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Introduction The History of Windscreens Late 1800s - Early 1900s 1903 1919-1937 1982 Present-day The Windscreen Company

The History of Windscreens

When the first vehicles started being designed, built and driven, inventors quickly became aware of a major issue. Whilst driving, passengers were being hit with small stones and bugs, and the wind would make it hard to see whilst operating the vehicle. Scroll through the entire history of windscreens below.

the history of windscreens

The History of Windscreens

In the early windscreen designs, the glass was made of just that – glass. This led to passengers being terribly injured by broken shards of glass during accidents, even more so than if the glass hadn’t been there.

windscreens in the late 1800s and early 1900s

Late 1800s - Early 1900s

Manufacturers had to come up with a more suitable material for windscreens, one that was cheap and could be applicable to all vehicle types. Surely enough, they created a glass that could withstand the harsh conditions of the road and would shatter under stress called tempered glass.

This glass was cheap and would break into small pieces when broken, the downside was that it shattered easily, so the owner of the vehicle would end up replacing the windscreen frequently.

Interesting fact: During the early 1900s, windscreens were folded down when they got dirty as windscreen wipers were yet to be invented.

Edouard Benedictus, discovering laminated glass

1903

A French chemist, Edouard Benedictus, was the first to discover laminated glass. Although it took some years for car manufacturers to use this glass for their windscreens, it overcame the issues of tempered glass as it didn’t break so easily and you still had great vision through the glass.

gavel and sound block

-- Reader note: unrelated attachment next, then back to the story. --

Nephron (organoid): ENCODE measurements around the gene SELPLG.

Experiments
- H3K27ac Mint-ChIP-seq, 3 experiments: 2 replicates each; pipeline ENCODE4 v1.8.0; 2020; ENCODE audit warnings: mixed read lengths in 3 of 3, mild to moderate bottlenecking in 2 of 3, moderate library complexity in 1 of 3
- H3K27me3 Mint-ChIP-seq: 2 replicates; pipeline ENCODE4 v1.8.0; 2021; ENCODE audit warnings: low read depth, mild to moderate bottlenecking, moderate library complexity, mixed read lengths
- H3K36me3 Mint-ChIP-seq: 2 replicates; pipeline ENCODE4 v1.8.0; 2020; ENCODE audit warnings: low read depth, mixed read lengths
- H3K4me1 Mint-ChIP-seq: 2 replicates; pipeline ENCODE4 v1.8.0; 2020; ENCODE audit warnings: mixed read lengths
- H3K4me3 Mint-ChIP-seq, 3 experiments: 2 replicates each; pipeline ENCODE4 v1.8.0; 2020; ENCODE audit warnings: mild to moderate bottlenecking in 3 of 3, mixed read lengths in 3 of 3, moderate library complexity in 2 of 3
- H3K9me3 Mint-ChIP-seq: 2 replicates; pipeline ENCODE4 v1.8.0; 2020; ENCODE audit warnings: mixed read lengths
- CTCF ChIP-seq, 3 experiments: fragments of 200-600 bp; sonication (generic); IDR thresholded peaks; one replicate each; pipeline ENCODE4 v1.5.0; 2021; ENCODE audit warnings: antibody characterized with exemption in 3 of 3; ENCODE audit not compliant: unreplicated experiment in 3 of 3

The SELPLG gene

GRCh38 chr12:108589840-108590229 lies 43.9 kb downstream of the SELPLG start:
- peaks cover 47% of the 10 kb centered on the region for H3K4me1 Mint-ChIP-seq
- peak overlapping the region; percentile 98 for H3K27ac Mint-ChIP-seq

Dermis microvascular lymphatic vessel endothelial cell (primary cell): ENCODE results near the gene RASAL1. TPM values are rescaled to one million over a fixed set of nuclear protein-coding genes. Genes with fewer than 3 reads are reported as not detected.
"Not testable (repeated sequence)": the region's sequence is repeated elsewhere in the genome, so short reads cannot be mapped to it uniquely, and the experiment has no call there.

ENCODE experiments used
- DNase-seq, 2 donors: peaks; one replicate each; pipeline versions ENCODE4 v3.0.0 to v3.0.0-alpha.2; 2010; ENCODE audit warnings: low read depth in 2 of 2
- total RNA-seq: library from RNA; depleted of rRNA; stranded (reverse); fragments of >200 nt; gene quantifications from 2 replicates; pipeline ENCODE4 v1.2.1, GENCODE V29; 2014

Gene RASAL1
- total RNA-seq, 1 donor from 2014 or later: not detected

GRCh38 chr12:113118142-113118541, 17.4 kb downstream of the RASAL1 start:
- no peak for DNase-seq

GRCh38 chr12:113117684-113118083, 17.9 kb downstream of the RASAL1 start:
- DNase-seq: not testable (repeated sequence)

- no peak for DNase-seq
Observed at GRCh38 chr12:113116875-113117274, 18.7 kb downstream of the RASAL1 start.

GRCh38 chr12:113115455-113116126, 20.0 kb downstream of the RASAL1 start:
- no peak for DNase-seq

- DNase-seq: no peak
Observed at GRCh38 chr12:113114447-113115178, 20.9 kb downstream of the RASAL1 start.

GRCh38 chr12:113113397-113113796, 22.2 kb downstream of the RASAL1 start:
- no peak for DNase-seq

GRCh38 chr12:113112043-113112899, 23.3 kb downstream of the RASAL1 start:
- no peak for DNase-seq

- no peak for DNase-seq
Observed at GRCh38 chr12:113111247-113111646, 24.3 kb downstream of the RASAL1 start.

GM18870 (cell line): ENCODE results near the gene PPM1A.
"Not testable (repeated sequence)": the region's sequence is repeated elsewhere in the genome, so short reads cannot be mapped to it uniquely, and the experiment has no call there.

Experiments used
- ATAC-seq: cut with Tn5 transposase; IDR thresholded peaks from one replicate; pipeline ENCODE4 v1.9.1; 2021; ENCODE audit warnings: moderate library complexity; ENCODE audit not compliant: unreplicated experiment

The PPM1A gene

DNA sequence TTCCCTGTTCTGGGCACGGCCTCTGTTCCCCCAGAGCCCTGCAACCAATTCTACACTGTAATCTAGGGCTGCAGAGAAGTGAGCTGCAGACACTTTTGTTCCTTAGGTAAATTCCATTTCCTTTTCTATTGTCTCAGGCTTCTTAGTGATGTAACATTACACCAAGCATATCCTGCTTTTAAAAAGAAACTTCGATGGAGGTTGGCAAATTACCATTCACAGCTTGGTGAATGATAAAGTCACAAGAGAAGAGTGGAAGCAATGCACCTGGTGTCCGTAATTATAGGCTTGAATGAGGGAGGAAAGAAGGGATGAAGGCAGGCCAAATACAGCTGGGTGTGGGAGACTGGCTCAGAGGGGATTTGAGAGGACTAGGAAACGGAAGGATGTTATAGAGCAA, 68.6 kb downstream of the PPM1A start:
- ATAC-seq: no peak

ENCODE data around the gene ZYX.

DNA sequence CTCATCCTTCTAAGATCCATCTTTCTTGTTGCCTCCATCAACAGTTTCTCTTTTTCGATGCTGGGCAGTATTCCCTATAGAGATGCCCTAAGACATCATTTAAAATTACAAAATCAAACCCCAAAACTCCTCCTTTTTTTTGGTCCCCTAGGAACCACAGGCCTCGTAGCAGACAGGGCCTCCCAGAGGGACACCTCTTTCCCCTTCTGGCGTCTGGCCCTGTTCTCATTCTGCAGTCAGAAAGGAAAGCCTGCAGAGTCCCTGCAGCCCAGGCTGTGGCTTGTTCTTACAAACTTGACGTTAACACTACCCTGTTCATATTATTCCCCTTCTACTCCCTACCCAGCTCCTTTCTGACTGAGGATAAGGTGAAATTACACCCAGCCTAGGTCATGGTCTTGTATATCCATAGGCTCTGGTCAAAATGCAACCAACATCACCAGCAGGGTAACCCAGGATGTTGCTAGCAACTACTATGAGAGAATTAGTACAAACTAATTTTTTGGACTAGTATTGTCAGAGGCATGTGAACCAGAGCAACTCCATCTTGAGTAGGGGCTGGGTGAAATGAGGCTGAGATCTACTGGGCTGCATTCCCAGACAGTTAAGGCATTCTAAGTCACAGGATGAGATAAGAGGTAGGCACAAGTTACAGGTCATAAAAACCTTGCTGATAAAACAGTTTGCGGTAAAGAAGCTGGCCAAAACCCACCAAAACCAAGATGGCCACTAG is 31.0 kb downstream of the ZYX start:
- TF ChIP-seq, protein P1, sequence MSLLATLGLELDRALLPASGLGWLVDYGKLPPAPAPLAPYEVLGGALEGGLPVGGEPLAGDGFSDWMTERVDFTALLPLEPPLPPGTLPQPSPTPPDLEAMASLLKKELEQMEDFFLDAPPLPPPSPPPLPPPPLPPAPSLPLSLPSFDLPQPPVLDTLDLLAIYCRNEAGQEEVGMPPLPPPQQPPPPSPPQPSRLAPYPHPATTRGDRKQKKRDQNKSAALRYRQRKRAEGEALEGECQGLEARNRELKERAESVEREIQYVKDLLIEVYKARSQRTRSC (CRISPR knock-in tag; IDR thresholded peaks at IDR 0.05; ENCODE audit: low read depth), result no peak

1919-1937

Henry Ford was the first car manufacturer to use laminated glass, adding it onto all his vehicles between 1919-1929. Many other car manufacturers followed Ford by swapping to laminated glass, as it clearly became the safest and most suitable glass material for a windscreen. In 1937, it was made compulsory to have laminated glass on all vehicles, preventing further injury during traffic collisions.

chipped windscreen on a classic car

1982

The only issue with laminated glass was when there was localised damage, such as a chipped windscreen, then the damage would slowly expand over the entire windscreen. In 1982, Esprit developed the first windscreen repair system which worked by using a simple bonding process where clear resin was injected into the cracked area. Then the resin was left to ‘cure’, taking around 20-30 minutes and allowing the glass to be restored to 90% of its original standard.

This innovative invention has allowed drivers to have the same windscreen for years, as the occasional chip repair prevents them having to fork out for a windscreen replacement.

windscreen blocking UV and heat

Present-day

Windscreens now come with added tints to reduce the amount of UV light and heat entering the vehicle. The windscreen has come a long way since its original design and there’s no doubt the windscreen will continue to improve in its safety and efficiency over the years to come.

The Windscreen Company

Founded over 20 years ago, The Windscreen Company has played its part in the history of windscreens and is constantly developing to provide the best service possible to customers.

We use state-of-the-art technology to fix any chips in your windscreen and can also replace your windscreen to get you back on the road and keep your business moving. For more information on our services, please get in contact with a member of our team today.

Telephone: Call us on 08009 981 068

Email: enquiries@thewindscreenco.co.uk

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